Phoenix Preschool is a place where tamariki thrive and whānau are always welcome.
With a focus on meaningful connections and community spirit, this Ashburton-based early childhood education service offers something special in the South Island, and provides not just child care, but whānau care too.
To get a sense of how the centre operates, we spoke with Phoenix's Preschool Manager, Ange Ross.
Phoenix Preschool won the MyECE Award for Excellence this year and you receive glowing feedback from families. What do you think makes your community-based service so successful?
We were so proud to receive the MyECE Award for Excellence, and I think that Phoenix is a caring and enriching environment because of the relationships we build every day in every way.
Our centre philosophy has an exceptionally strong whānau-focus and we want every person who comes to the preschool to feel like they're a part of our Phoenix whānau.
We want whānau to know they are an integral part of their child's education – through the planning process, the daily curriculum, sharing photos and stories from home and always being welcome in the centre at any time. We also encourage and support breastfeeding in our centre.
Our staff, Governance Board, Fundraising Committee, whānau, tamariki, and members of the wider community all work together to create a nurturing and progressive educational environment. Relationships underpin everything we do.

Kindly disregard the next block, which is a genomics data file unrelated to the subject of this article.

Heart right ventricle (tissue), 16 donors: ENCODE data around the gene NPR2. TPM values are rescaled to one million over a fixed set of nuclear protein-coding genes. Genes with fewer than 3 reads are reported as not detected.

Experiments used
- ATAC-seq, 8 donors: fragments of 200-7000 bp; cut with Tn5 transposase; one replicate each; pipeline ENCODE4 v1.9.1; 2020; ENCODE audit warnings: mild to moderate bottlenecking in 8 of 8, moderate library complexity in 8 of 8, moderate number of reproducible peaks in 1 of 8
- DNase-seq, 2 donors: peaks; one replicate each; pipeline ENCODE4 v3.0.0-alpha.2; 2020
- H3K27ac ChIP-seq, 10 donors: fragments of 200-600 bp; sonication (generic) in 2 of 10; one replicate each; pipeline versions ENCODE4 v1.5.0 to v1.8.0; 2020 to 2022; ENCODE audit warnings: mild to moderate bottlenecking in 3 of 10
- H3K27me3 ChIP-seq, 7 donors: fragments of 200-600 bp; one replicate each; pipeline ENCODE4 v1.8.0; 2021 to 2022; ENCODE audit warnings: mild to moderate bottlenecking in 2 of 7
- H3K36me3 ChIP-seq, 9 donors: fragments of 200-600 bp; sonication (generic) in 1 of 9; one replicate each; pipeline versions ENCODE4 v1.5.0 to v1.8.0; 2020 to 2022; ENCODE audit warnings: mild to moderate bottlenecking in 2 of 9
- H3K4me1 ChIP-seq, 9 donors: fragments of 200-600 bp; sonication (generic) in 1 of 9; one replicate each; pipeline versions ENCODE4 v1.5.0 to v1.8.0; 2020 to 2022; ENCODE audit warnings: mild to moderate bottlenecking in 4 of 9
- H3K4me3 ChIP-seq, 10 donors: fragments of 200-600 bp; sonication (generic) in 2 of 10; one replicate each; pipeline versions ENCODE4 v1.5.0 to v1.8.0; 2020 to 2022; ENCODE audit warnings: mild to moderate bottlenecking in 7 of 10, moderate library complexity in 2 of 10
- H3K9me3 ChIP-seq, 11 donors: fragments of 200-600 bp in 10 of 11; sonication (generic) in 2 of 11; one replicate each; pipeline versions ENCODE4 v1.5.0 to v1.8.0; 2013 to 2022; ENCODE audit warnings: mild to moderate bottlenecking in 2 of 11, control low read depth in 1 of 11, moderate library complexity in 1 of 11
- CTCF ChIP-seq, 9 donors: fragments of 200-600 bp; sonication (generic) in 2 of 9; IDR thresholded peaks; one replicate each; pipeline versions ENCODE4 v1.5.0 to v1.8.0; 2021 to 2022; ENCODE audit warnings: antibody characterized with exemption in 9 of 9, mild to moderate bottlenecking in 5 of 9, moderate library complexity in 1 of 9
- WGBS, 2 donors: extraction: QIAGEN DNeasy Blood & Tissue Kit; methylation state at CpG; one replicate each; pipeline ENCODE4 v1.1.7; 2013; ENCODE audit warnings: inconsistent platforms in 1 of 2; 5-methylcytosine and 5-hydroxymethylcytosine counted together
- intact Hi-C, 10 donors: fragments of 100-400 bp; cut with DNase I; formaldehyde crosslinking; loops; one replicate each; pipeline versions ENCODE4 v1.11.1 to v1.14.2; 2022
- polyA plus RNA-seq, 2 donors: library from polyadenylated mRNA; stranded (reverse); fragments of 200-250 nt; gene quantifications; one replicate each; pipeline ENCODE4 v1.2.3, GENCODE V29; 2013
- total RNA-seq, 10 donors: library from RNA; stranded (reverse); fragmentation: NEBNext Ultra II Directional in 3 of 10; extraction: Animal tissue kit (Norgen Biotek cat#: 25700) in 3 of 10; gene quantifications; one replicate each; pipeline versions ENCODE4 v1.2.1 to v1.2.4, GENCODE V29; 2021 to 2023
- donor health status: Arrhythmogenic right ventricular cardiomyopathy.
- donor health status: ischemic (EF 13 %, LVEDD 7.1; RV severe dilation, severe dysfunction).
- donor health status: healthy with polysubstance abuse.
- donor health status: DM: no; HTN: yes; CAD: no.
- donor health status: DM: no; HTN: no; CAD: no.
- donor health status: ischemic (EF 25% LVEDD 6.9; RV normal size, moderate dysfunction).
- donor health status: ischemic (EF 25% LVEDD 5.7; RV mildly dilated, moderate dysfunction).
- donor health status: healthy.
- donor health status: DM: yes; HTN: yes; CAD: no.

What sort of facilities and resources does Phoenix offer?
Although our facilities aren't state-of-the-art, or new and innovative, we make the best of what we have and are truly lucky to have an extensive outdoor area. Over several years, we've been able to extend our outdoors and make it a natural, inviting, intriguing and challenging space where tamariki can explore at their own pace.
When it comes to our rooms, we're a mixed age service, so we have the Kiwi Room for ages five months to two years, and the Pukeko Room for ages two to six. Although we could add a third room, I can see the huge benefits of having the mixed age through tuakana teina and ako because all the tamariki learn so much from each other and through role-modelling.
In terms of equipment, we are an exceptionally well-resourced centre due to being operational for 35 years and can offer our tamariki a wide range of experiences.
We want to set them up for the real world by facing real problems and using real tools to work through them, so we use real carpentry equipment and real gardening tools.
Saying that, we regularly discuss appropriate and responsible use of the tools and the tamariki know that if the equipment is not respected, then it may have to be put away for the day. Because we are mixed age, the tamariki respect our kaupapa and they work together by ensuring that everyone is responsible.
What kinds of opportunities do your tamariki have to engage with the wider community?
We get out into our community as often as we can, for a variety of experiences.
Ashburton College is on our doorstep, so we’ve attended science classes, PolyFest performances and Powhiri ceremonies there, and we also enjoy exploring parts of the large College field, especially during school holidays.
Students from the College are also encouraged to visit us. The Child Development class comes in on a regular basis, and the Health Class recently ran a module with our tamariki on brushing teeth and keeping healthy.